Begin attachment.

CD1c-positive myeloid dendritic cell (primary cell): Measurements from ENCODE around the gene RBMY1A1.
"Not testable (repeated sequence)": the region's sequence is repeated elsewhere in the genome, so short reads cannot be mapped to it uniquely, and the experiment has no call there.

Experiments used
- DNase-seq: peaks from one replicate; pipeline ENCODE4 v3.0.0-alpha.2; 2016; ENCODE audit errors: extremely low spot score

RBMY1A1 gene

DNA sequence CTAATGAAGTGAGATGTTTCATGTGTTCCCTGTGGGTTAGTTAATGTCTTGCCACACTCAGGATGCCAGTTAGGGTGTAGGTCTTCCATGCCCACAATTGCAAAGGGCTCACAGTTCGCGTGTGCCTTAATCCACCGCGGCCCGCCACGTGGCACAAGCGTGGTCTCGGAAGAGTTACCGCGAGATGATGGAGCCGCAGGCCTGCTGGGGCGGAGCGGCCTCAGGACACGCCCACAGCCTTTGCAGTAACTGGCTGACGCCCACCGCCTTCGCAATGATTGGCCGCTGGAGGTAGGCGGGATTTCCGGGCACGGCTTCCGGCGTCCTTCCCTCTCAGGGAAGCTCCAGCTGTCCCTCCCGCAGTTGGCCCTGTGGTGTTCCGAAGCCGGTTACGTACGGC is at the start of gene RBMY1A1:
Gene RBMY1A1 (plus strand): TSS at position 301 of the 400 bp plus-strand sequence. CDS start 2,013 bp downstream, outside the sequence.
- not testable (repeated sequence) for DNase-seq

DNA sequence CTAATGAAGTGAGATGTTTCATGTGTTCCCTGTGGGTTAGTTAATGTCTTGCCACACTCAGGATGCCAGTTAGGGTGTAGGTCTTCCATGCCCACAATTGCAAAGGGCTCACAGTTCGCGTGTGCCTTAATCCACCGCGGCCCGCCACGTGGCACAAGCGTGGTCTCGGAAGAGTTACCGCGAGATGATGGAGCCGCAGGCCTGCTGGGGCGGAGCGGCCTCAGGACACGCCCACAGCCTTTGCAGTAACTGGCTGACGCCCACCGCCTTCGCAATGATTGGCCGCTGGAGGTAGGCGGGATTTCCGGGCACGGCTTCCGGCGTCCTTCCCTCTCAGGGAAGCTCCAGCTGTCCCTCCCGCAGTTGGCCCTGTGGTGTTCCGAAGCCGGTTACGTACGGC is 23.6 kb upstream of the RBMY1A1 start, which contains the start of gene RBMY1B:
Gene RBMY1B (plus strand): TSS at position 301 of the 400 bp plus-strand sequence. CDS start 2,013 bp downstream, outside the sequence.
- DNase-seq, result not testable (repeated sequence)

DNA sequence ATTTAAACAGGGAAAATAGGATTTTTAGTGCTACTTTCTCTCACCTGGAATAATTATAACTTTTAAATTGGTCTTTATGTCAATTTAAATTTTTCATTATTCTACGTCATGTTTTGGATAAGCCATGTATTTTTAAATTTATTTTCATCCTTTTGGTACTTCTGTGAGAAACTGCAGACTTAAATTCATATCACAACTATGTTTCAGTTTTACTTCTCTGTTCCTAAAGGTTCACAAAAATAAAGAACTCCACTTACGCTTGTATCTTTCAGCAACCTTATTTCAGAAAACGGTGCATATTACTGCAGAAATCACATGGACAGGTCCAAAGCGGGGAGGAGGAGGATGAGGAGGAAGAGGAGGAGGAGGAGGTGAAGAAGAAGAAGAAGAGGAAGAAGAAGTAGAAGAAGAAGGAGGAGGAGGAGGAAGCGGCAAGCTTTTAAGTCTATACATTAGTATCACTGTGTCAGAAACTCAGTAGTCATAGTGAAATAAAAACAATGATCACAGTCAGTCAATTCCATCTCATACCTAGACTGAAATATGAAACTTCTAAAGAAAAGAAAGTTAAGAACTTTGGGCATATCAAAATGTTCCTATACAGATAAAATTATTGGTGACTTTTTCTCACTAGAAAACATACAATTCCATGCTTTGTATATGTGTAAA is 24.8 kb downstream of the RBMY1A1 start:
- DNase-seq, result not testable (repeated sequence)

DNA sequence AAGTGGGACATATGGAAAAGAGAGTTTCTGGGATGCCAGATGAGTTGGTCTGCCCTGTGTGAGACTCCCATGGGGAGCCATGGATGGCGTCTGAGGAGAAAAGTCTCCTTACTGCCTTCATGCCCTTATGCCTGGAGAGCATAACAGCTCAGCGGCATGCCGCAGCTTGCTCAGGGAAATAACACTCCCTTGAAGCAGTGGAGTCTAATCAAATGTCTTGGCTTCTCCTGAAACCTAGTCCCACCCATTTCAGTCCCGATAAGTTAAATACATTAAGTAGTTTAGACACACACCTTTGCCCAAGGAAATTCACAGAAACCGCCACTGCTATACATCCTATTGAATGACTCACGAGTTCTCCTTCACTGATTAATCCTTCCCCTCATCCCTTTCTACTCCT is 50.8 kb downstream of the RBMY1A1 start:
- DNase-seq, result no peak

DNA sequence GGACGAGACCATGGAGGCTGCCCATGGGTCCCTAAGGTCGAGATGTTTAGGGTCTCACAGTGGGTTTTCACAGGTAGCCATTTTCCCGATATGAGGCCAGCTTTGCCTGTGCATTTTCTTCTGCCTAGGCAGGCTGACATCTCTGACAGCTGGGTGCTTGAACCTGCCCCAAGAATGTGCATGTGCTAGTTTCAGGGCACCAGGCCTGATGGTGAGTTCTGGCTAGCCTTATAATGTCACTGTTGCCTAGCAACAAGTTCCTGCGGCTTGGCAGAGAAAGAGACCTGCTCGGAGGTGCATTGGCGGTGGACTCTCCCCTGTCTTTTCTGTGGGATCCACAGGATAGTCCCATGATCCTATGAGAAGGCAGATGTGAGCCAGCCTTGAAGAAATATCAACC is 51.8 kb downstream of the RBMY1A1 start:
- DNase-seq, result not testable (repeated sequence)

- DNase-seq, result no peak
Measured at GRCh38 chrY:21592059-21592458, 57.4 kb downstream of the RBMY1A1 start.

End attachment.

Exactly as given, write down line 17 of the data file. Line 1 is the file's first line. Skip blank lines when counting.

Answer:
- DNase-seq, result not testable (repeated sequence)